Thursday, October 13, 2011

"When we give in to social inertia, we become part of it; when we resist it, we reduce it..Many innovations are dumb ideas.”

“'Social inertia' is a complicated way of saying that no matter how hard we try, nothing seems to happen.”
Keen identifies counterimplementation as attempts to impede "...innovation without displaying overt opposition... to prevent a disruption of the status quo.  Counterimplementation is most likely to occur when outsiders bring in threatening new technologies."
"Counterimplementation suggests that, in practice, there are many valid reasons to go beyond passive resistance and actively try to prevent implementation.    
"there is no need to take the risky step of overtly opposing a project.  The simplest approach is to rely on social inertia and use moves based on delay and tokenism."

For more on institutional change, innovation, join us online Oct. 14, 2PM ET for this week's FridayLive! "Change IS Possible Despite Politics and Counterimplementation Tactics; Counter-Counterimplementation (CCI) Strategies and the TLT Group’s Fundamental Questions."
"Decision-making processes are pretty simple; what has worked in the past is most likely to be repeated. Under pressure, decision makers discard information, avoid bringing in expertise and exploring new alternatives;
"...decisionmaking is multifaceted, emotive, conservative, and only partially cognitive
"...Only small increments are possible and compromise, far from being bad, is an essential aspect of the implementation process... [which] is possible but requires patience and a strategy that ...must be explicitly managed."

"The paper also discusses the causes of 'social inertia', resistance to changes, counterimplementation, the pluralistic nature of organizations, as well as tactics for managing change that rely on incremental, facilitative approaches, coalition-building and careful attention to political mechanisms."

More excerpts below from Dang's review of Keen's article, including a list of "tips" for increasing resistance to change and a list of suggestions for overcoming resistance to change.

 Article review by Thomas Dang – Oct. 2008  [PDF], of “Information Systems and Organizational Change,” Peter G. W. Keen, May 1980, Communications of the ACM, January 1981, Vol 24, No. 1, pp. 24-33 pp. 27-28, 30-31.


"... human information-processing is experiential and relies on simplification, and organizations are complex and change is incremental and evolutionary, and data are not only intellectual commodity but also a political resource, etc. ... In other words, human 
information processing tends to be simple, experiential, nonanalytic, and on the whole, fairly effective. The point is not that the information system is irrelevant, but that decisionmaking is multifaceted, emotive, conservative, and only partially cognitive. Political (or social) rationality looks only for feasible solutions and recognizes that utopian change cannot be assimilated by complex systems composed of individuals with bounded rationality.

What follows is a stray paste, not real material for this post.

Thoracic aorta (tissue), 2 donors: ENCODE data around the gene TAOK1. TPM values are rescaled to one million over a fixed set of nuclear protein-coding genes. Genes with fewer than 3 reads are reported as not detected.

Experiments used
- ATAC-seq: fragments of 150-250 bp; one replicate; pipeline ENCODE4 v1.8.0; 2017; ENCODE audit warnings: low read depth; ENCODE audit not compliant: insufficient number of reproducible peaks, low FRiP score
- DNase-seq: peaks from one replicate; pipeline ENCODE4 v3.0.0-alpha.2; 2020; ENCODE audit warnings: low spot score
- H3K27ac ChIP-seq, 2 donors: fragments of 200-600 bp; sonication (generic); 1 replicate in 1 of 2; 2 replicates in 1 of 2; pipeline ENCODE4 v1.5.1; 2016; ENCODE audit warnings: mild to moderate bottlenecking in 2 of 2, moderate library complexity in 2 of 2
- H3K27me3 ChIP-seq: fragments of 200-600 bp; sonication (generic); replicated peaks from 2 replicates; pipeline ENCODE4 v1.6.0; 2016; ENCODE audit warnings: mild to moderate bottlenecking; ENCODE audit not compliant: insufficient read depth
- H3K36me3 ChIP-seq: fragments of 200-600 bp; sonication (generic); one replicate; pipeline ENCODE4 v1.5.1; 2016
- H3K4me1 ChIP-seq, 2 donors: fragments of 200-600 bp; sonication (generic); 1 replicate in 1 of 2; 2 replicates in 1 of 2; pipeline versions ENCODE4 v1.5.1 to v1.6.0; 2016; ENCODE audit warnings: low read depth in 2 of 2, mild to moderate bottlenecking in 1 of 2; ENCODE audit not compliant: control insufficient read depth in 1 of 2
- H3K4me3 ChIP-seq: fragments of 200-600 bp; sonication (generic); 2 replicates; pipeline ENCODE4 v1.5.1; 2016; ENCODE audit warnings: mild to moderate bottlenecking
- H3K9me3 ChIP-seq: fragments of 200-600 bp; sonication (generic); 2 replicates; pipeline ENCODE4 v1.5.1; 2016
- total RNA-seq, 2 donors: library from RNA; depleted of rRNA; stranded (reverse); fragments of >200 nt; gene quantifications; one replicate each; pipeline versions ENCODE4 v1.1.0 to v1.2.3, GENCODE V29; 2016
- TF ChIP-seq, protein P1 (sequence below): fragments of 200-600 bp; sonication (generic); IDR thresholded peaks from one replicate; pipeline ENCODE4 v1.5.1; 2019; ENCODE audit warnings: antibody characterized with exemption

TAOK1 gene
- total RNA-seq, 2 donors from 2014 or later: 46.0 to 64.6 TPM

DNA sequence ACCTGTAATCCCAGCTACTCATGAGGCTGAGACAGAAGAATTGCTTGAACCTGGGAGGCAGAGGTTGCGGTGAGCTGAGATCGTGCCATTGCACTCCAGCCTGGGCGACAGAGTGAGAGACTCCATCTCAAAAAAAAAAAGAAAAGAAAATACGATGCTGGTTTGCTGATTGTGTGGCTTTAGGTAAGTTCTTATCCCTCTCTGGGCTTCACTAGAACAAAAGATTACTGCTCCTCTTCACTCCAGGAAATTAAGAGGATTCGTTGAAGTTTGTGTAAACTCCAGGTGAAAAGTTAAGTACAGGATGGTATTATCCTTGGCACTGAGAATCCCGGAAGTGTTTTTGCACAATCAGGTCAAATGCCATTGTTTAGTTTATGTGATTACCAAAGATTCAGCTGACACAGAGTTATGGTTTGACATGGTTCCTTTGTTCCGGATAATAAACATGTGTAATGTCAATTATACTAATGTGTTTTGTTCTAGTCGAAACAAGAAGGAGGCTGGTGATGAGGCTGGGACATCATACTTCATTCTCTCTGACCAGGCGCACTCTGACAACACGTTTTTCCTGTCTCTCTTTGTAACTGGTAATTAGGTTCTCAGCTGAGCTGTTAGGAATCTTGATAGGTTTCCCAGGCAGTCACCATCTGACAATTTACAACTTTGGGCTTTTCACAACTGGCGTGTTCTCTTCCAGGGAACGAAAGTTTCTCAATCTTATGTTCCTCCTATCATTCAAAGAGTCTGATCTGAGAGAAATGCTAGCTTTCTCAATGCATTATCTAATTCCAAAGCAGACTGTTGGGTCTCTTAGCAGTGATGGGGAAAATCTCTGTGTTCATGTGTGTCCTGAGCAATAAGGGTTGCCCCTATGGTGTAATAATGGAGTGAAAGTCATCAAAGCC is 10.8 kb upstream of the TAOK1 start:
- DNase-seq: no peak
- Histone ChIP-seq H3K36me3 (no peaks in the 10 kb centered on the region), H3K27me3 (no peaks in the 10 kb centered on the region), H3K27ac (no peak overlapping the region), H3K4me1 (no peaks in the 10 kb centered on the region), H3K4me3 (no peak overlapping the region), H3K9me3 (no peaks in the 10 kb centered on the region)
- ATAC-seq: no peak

"We must use a tactical approach to overcome the social inertia, as Keen suggests, as simple, phased programs with clear objectives and facilitation by a change agent or a 'fixer', an actor with the organizational resources to negotiate among interested parties. This tactical approach is 'Up-and-In' which relies on small groups, face-to-face involvement and participative management, rather than  'Down-and-Out' which is based on direction from the top, lengthy design stages, broader strategic process, and rarely successful.  

"The paper also discusses Pluralism ... The more the organization is viewed as a set of loosely coupled units where joint action rests on negotiations, the more any strategy for implementation must emphasize the need to mobilize coalitions, to provide the necessary support for an innovative proposal. 

"Counterimplementation suggests that, in practice, there are many valid reasons to go beyond passive resistance and actively try to prevent implementation. Many innovations are dumb ideas. Others threaten the interests of individuals and groups by intruding on their territory, limiting their autonomy, reducing their influence, or adding to their workload. 
"A central lesson is that there is no need to take the risky step of overtly opposing a project.  The simplest approach is to rely on social inertia and use moves based on delay and tokenism. The politics of data is the most important cause of counterimplementation.

" Managers can increase resistance by: 
• Failing to specific about a change  
• Failing to explain why change is needed  
• Not consulting  
• Keeping people in the dark  
• Creating excess work pressure  
• Expecting immediate results  
• Not dealing with fears and anxieties  
• Ignoring resistance 

"Besides the incremental change suggested by Keen, other researchers have 
suggested some of the way to overcome the resistance to change as follows: 
• Education and communication - if people understand the needs for 
change and what is involved they are more likely to co-operate 
• Participation and involvement - to encourage people to feel ownership 
of the change 
• Facilitation and support - listening to the real concerns of people 
• Negotiation and agreement - agreement and compromise if necessary 
• Manipulation - e.g. “buying off” leaders of resistance 
• Explicit and implicit coercion - threats where necessary but this is a 
high risk strategy 
(Change Management – Implementation) 

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